The West Texas Intermediate (WTI) for August delivery climbed 22 cents to settle at 40.81 U.S. dollars a barrel on the New York Mercantile Exchange, while Brent crude for September delivery was up 14 cents to close at 43.28 dollars a barrel on the London ICE Futures Exchange.
"Positive and negative factors remain balanced," Eugen Weinberg, energy analyst at Commerzbank Research, said in a note on Monday.
The very high numbers of new COVID-19 cases around the world could jeopardise the further recovery of oil demand, while the production discipline shown by OPEC+ appeared to be convincing the market, with even the gradual stepping up of production from August tending to be seen more as proof of increased demand than as a potential risk of oversupply, Weinberg noted.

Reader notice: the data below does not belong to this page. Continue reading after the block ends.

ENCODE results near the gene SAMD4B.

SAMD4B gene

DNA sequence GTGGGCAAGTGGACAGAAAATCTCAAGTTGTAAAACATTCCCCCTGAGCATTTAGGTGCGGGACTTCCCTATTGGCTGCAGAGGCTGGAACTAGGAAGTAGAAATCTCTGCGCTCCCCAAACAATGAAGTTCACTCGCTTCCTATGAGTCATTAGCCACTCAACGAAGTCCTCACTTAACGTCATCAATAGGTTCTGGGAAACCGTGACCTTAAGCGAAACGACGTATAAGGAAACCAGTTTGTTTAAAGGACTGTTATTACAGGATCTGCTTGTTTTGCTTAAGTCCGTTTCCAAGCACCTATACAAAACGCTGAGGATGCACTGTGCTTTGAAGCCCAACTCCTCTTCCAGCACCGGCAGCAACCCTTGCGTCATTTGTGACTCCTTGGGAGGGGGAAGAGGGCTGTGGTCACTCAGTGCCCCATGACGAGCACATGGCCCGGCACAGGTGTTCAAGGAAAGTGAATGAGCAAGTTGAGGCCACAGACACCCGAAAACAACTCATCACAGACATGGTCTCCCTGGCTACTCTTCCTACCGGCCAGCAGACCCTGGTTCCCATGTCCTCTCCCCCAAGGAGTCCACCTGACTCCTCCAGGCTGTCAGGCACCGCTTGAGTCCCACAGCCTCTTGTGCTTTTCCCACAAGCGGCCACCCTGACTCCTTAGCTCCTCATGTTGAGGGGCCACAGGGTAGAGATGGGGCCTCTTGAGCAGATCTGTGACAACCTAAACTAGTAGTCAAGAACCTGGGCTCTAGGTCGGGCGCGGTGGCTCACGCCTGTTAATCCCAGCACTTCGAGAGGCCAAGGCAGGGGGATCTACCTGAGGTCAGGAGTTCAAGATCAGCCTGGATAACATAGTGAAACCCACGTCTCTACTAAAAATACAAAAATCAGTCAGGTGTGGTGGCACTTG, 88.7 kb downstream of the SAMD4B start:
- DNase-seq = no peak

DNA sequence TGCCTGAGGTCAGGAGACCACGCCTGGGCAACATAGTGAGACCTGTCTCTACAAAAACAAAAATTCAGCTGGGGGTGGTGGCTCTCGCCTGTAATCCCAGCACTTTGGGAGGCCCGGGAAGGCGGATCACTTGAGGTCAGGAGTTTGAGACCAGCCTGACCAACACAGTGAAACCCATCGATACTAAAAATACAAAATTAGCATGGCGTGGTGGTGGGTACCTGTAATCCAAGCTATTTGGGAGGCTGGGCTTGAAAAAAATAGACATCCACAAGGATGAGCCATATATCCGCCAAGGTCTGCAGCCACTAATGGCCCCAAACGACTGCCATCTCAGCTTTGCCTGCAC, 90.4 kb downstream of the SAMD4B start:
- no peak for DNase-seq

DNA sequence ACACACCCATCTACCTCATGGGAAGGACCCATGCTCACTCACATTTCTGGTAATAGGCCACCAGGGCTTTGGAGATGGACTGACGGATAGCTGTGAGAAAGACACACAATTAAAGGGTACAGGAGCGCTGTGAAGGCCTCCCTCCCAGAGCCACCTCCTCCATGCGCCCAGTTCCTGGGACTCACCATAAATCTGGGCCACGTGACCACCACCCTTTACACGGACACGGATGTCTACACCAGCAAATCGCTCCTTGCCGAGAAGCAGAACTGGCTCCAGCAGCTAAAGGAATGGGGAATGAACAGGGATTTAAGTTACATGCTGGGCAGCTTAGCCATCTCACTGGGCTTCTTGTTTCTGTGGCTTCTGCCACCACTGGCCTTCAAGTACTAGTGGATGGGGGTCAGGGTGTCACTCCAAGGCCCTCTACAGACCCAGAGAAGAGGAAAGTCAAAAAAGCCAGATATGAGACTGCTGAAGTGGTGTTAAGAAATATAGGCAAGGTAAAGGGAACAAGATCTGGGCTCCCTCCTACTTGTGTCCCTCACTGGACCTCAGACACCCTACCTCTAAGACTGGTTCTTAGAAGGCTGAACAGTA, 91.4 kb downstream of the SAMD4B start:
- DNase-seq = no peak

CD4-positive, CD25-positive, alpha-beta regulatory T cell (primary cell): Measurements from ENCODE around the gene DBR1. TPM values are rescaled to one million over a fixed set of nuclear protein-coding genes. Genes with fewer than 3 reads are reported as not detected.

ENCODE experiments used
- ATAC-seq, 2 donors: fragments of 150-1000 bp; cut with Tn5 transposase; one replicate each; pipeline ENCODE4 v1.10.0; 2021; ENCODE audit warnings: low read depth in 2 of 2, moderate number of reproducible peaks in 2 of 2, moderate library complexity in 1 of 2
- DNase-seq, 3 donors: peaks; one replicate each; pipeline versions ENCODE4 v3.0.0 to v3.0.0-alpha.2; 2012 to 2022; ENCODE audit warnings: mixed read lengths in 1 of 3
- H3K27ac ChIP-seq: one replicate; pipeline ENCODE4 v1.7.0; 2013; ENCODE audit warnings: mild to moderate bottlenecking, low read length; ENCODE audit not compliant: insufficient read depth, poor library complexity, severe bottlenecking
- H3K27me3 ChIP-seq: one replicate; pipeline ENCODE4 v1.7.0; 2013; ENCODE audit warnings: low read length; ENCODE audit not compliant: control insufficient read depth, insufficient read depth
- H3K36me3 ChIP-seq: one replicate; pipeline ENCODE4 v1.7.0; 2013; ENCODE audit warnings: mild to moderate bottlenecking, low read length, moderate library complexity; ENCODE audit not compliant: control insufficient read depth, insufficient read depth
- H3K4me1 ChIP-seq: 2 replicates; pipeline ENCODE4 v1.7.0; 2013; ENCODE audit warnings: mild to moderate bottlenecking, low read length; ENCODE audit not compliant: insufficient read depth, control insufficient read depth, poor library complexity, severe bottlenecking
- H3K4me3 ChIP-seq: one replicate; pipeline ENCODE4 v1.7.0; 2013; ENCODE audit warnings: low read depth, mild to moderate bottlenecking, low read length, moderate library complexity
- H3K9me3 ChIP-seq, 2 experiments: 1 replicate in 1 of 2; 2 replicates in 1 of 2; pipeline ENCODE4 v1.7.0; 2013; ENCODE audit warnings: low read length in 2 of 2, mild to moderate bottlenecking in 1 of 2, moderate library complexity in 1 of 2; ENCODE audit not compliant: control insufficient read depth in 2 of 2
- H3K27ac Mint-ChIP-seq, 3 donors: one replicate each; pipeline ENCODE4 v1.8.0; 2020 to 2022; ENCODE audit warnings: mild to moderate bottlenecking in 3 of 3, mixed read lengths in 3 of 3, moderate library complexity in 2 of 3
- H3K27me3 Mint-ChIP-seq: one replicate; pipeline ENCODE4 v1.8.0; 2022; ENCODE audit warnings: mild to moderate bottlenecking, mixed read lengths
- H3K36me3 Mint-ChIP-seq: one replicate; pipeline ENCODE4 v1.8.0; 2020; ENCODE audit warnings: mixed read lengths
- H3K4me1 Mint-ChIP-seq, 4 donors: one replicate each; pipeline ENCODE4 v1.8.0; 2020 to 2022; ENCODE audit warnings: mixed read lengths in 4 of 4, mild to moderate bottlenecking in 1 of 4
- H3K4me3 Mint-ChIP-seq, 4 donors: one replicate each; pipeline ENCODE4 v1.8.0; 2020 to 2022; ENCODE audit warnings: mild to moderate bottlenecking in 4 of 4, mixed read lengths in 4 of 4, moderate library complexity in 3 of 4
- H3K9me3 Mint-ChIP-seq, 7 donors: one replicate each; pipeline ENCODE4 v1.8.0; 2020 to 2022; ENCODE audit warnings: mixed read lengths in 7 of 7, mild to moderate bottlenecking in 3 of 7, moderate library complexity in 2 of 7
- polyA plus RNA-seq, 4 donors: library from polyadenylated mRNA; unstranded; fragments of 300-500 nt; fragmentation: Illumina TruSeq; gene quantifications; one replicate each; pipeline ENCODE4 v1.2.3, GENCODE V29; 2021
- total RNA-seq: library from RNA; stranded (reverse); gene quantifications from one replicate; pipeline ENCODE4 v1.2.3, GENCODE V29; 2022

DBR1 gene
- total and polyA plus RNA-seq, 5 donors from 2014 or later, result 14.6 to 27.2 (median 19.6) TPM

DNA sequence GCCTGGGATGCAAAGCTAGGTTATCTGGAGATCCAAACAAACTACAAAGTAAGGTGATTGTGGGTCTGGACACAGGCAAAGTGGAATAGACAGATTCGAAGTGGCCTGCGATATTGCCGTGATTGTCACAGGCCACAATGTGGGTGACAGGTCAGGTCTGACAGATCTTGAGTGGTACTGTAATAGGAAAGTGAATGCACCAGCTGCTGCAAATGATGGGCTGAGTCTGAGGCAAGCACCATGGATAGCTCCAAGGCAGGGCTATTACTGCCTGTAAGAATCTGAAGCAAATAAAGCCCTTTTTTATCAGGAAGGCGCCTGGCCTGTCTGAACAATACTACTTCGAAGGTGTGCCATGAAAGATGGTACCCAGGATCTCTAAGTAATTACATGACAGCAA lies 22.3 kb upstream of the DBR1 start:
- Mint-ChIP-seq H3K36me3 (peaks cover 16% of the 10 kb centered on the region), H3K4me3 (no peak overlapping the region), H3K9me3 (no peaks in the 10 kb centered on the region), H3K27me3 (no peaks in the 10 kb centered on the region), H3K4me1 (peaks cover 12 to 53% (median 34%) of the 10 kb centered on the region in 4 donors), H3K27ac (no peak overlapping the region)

The Organization of the Petroleum Exporting Countries (OPEC) and its allies led by Russia, collectively known as OPEC+, have delivered compliance of 107 percent with their agreed oil output cuts in June, according to the oil group.
OPEC+ decided last week to scale back their record production cuts to 7.7 million barrels per day starting from August.
For the week ending Friday, WTI crude rose 0.1 percent, while Brent declined 0.2 percent.